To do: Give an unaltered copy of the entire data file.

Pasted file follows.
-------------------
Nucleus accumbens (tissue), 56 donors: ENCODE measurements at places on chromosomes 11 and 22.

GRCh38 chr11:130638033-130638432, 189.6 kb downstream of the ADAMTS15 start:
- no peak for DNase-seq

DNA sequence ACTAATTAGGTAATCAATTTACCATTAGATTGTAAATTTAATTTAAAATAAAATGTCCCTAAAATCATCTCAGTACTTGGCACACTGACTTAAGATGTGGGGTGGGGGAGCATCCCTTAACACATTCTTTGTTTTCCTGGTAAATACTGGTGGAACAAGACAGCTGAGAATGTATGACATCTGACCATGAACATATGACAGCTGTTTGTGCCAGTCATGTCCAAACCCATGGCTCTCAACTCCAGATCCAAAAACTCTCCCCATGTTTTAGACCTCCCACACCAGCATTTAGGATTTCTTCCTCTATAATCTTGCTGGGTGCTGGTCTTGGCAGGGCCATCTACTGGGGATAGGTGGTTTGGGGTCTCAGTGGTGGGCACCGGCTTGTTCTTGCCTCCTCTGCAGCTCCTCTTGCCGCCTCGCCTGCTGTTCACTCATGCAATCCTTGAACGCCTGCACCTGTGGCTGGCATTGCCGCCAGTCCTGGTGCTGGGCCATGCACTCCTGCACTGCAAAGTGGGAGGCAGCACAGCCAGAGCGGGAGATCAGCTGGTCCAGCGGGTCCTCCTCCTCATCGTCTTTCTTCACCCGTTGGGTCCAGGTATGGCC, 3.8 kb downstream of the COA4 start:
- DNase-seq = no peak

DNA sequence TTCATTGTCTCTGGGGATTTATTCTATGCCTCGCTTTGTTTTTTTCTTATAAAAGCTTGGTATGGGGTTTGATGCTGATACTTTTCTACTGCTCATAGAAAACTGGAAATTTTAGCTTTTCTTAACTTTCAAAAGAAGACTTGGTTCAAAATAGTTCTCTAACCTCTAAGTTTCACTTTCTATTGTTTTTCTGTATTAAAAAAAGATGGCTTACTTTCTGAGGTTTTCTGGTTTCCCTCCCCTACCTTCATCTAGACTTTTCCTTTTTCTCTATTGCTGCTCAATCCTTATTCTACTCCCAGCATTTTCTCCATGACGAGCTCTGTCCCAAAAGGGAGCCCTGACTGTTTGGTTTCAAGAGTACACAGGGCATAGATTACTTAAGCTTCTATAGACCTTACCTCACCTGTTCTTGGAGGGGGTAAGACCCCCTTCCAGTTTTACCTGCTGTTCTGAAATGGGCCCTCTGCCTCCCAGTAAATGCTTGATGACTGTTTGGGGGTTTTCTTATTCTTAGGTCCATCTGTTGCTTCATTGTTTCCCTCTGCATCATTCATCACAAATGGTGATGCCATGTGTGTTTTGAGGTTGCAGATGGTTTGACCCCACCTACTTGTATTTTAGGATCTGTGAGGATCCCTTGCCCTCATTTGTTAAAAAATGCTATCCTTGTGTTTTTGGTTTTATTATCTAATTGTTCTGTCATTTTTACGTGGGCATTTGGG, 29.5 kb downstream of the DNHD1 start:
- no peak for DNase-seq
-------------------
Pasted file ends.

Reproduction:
Nucleus accumbens (tissue), 56 donors: ENCODE measurements at places on chromosomes 11 and 22.

GRCh38 chr11:130638033-130638432, 189.6 kb downstream of the ADAMTS15 start:
- no peak for DNase-seq

DNA sequence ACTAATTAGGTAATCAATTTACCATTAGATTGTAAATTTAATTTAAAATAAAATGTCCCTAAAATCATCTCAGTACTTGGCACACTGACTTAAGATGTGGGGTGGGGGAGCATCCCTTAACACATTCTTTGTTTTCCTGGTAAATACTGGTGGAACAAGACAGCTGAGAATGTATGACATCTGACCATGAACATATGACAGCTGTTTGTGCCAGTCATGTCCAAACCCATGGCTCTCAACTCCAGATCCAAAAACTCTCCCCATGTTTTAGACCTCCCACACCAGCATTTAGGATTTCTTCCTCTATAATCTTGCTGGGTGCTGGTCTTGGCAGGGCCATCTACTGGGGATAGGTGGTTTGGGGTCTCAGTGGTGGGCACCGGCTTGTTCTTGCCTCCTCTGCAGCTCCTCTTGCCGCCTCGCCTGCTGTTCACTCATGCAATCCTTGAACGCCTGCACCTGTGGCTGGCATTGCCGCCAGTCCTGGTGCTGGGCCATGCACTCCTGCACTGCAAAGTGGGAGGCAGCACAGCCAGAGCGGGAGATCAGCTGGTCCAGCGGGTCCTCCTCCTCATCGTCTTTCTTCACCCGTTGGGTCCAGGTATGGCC, 3.8 kb downstream of the COA4 start:
- DNase-seq = no peak

DNA sequence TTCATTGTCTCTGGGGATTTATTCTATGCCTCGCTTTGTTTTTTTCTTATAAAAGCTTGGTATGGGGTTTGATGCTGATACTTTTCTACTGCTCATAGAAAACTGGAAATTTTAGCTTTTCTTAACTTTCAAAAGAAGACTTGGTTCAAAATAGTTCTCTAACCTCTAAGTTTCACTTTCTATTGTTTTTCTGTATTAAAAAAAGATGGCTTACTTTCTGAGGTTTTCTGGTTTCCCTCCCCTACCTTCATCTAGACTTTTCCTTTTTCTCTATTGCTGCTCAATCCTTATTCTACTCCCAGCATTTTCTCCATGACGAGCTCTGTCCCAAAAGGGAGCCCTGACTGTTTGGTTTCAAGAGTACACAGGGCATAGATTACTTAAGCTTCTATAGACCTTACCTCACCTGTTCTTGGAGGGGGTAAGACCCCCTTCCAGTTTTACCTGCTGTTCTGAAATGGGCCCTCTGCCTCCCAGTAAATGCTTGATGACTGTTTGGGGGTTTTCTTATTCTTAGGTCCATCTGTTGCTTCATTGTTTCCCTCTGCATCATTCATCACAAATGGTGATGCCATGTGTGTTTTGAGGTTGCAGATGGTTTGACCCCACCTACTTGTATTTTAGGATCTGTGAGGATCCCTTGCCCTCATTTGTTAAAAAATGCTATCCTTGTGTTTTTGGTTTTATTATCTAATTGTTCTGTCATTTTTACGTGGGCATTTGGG, 29.5 kb downstream of the DNHD1 start:
- no peak for DNase-seq